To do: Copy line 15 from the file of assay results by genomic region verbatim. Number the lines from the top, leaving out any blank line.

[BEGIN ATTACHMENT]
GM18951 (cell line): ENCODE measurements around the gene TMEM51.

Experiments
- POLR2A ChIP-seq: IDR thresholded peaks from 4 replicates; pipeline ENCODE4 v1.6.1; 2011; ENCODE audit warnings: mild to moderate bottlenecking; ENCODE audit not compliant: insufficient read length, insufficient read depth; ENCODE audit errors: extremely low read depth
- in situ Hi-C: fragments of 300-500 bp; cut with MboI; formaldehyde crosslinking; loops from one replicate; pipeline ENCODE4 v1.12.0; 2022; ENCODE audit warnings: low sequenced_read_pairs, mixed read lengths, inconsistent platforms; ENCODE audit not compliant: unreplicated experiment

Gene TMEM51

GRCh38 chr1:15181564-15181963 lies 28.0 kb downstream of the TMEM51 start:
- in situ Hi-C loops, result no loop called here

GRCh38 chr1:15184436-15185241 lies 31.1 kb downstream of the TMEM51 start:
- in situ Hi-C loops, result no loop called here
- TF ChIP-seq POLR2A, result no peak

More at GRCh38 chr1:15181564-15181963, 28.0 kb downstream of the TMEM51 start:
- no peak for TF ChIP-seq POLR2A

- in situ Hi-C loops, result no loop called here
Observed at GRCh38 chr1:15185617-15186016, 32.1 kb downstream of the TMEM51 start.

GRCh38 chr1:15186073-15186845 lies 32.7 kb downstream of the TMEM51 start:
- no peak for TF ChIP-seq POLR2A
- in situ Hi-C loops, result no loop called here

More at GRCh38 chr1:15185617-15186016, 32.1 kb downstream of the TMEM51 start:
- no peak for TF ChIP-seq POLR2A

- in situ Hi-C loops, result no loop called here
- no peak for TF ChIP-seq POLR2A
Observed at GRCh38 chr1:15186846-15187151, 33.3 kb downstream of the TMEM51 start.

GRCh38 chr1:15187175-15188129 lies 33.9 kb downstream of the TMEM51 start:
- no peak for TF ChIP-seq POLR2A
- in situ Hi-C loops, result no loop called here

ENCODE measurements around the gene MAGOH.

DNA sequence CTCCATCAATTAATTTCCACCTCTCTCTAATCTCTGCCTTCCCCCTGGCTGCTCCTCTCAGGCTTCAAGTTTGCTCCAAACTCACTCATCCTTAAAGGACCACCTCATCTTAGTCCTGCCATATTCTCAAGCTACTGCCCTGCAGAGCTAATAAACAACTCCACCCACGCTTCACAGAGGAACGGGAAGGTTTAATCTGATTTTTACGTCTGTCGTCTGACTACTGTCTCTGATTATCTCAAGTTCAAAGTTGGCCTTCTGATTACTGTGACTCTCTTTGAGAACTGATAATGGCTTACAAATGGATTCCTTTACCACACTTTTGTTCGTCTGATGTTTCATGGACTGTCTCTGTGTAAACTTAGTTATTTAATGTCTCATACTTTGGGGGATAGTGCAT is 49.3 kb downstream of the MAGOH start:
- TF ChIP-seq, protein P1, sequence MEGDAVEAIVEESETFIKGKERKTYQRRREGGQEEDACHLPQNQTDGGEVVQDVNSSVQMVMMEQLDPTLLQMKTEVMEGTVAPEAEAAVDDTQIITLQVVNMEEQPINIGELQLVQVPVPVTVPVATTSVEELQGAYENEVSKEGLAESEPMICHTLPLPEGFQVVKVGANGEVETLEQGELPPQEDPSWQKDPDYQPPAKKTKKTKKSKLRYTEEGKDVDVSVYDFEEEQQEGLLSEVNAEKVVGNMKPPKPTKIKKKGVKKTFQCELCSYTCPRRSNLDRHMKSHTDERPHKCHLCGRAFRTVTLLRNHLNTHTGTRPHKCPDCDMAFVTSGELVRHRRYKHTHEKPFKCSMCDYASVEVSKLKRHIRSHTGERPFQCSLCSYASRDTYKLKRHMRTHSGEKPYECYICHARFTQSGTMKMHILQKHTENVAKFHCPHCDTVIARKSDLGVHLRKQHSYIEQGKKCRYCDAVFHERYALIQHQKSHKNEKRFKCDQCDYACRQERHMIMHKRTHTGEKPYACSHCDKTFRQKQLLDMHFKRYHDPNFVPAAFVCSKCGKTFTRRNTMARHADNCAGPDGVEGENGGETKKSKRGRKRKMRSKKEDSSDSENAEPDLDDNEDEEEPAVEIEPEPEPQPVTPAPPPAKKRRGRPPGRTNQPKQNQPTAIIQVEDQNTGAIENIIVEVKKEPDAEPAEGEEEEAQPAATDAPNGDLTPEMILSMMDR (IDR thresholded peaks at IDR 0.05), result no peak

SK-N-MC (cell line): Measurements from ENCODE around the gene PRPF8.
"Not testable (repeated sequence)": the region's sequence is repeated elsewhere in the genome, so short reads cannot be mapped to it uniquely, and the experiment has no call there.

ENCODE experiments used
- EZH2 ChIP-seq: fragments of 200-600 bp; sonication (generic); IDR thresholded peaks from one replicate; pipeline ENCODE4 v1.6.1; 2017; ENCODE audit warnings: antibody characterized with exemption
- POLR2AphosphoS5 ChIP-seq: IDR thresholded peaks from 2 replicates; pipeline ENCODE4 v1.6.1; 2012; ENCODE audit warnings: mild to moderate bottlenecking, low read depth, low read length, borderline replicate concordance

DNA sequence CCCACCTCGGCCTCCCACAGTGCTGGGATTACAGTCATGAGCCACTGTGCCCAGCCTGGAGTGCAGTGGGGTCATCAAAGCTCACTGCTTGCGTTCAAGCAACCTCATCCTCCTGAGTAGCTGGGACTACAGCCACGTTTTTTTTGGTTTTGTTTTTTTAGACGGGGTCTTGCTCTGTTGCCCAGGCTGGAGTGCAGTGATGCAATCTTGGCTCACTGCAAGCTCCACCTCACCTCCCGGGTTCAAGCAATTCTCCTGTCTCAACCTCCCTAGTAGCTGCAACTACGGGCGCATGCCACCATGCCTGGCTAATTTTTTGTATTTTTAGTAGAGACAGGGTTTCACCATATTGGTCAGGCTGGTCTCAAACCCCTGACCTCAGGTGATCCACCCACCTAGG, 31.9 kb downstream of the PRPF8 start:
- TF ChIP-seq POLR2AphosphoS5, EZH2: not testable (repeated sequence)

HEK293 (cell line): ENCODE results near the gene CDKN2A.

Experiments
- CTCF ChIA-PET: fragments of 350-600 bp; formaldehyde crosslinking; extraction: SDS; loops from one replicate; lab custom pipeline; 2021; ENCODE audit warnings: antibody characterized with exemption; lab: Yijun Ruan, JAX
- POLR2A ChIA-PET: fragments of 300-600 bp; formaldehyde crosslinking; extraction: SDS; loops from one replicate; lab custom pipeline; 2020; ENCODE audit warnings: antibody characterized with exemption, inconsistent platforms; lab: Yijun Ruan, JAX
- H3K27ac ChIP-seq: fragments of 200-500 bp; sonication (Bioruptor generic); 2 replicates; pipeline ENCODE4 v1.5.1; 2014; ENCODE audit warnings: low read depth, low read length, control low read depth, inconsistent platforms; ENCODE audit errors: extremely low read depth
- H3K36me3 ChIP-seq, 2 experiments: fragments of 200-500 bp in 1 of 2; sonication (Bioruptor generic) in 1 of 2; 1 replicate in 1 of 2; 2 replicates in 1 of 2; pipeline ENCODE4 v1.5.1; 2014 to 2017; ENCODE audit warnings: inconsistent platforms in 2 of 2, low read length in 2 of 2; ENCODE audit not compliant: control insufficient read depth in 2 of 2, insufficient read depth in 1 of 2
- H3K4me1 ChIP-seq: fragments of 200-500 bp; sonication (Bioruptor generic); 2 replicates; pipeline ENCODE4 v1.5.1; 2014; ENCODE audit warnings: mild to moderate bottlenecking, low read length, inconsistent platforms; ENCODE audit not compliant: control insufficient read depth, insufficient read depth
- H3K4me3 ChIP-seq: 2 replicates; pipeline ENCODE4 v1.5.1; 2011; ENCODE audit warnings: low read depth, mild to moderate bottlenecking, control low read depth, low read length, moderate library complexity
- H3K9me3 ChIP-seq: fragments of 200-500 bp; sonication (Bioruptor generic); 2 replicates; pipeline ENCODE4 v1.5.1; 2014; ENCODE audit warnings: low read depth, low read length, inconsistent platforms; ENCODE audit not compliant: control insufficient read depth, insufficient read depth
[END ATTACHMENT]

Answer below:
GRCh38 chr1:15186073-15186845 lies 32.7 kb downstream of the TMEM51 start: